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#EmpowerHalfHour in Mental Health Awareness Week

Busy week at the launch of Mental Health Awareness week. Visit to the fab organisation @Lindengate planning future sessions, meeting new clients and delivering Adult 2 day MFHA @mhfaengland for @Restore_Hope. Get in touch with Christine to discuss individual or organisation Mental Health and Wellbeing needs.

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EMAIL to receive your free downloadable poster copy of Empower Half Hour

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Train as an Adult Mental Health First Aider – Subsidised training spaces available

Take the opportunity to book an Adult Mental Health First Aid course for your organisation. Contact for details of this time limited, one time only hugely subsidised offer of spaces through Positive Energy Being to train as a First Aider. Up to 16 delegates.

A police officer has spoken to the BBC to call for more people to talk about their mental health after he had a breakdown at work. PC Jim Morton, known as “Big Jim”, said he felt suicidal in 2015 because of personal reasons and working in such a demanding job. The 6ft 7ins tall officer said people do not expect men like him to suffer with their mental health. He said he is now one of Derbyshire Police’s “Blue Light Champions”, a mental health ambassador for the force.

Watch Jim’s video here 

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Body trauma and anxiety releasing exercises

Some basic, but very effective techniques to do oneself at home to anchor and calm the nervous system through body positioning.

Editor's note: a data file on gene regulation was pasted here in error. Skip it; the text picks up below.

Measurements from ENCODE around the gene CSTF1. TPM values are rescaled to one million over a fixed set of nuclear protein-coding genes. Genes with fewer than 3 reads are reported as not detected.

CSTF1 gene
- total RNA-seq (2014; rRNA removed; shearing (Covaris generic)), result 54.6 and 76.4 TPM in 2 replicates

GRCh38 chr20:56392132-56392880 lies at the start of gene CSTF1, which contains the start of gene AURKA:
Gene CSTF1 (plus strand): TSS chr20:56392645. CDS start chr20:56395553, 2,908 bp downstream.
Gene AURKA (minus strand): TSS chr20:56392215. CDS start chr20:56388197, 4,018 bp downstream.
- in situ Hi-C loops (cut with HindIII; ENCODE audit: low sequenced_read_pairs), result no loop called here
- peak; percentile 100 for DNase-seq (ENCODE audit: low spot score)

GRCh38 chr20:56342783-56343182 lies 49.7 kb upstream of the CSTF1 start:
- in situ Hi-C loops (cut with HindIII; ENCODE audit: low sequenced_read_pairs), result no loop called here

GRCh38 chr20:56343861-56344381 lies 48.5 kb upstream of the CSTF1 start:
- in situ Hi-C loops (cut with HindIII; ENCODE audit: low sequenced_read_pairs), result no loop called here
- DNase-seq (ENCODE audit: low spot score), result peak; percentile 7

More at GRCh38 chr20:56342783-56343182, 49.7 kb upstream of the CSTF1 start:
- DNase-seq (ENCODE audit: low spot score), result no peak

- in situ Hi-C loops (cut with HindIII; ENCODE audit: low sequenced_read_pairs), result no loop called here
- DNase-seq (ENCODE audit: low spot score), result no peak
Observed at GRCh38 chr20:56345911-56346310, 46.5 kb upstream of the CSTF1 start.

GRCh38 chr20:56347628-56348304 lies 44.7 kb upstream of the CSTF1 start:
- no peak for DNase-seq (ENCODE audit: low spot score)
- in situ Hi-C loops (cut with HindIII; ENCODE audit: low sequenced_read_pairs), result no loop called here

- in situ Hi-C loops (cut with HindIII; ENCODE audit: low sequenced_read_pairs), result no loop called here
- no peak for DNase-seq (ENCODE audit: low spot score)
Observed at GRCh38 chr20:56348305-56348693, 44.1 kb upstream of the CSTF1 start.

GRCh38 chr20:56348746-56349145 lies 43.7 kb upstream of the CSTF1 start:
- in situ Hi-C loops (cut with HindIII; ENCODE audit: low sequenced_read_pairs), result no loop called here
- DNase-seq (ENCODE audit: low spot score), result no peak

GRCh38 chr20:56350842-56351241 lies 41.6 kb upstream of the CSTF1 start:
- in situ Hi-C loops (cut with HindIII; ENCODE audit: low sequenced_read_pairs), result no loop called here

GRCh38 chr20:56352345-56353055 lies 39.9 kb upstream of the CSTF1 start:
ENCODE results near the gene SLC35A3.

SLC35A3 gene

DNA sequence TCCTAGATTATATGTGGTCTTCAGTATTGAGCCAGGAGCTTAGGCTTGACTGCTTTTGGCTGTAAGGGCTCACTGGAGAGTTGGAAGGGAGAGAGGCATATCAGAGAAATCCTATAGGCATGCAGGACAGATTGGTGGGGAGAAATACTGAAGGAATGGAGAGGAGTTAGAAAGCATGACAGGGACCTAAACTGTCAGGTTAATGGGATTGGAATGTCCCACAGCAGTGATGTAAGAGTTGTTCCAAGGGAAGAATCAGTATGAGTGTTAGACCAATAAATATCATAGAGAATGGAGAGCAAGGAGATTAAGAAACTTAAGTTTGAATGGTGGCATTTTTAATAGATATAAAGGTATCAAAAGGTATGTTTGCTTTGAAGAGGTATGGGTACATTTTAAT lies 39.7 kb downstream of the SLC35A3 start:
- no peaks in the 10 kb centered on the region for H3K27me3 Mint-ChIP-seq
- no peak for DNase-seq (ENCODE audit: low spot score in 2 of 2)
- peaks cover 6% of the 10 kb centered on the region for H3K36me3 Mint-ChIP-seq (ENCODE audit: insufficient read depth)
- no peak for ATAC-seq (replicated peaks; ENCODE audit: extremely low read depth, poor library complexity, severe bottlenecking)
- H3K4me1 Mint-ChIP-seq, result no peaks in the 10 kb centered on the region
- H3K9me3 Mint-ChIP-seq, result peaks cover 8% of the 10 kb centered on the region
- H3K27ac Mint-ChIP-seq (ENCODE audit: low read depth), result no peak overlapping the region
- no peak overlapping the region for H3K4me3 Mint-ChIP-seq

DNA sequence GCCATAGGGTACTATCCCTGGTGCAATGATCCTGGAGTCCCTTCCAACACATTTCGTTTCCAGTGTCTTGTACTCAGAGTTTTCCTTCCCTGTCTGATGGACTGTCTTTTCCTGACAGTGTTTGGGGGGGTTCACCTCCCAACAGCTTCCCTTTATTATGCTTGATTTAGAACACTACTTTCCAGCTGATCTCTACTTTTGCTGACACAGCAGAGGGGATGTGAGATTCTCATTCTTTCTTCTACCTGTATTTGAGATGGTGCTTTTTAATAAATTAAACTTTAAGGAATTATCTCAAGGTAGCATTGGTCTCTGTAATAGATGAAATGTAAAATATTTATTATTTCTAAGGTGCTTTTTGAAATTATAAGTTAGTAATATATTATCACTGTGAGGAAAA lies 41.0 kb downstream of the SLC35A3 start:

With trauma, PTSD or anxiety, people can suffer extreme states of terror, hyperarousal, immobility, nervousness, internal chaos, mental chaos and overwhelm that they simply cannot figure out how to escape. These exercises provide a release.

A passivity or disconnections comes with having no access to self. Being stuck in states of immobility (deer in headlights) dissociation (mind is in another time/place) and hyperarousal (uncontrollable terror) are all versions. As the self and will has been totally obfuscated and lost, passivity would be expected. These exercises help gently bring one out of this extreme passivity.

The goal of these exercises is to calm the nervous system, bring the self back into the body, develop more body awareness, and to train one’s own nervous system to remember what normal is like. They help the body to regain the sense of having boundaries. They also help one to develop self-regulation, improving skills and confidence to positively influence the physiological and emotional states we find ourselves in.

Trauma and stress can leave us feeling scattered, broken, shattered, blown apart, chaotic, fractured, or split.  Our thoughts and nervousness may become overwhelming, out of control, all over the place. The exercises helps us feel the outer limits of our body and therefore feel ‘contained’. The body is the container of our sensations and all of our feelings; it’s all in the body. They helps create an internal state of calm because to know where we end, to know experientially (inside our body) that we are located in a specific location in space, brings a sense of calm and relief. Being scattered and not knowing where we begin and end is unsettling, even if it is unconscious.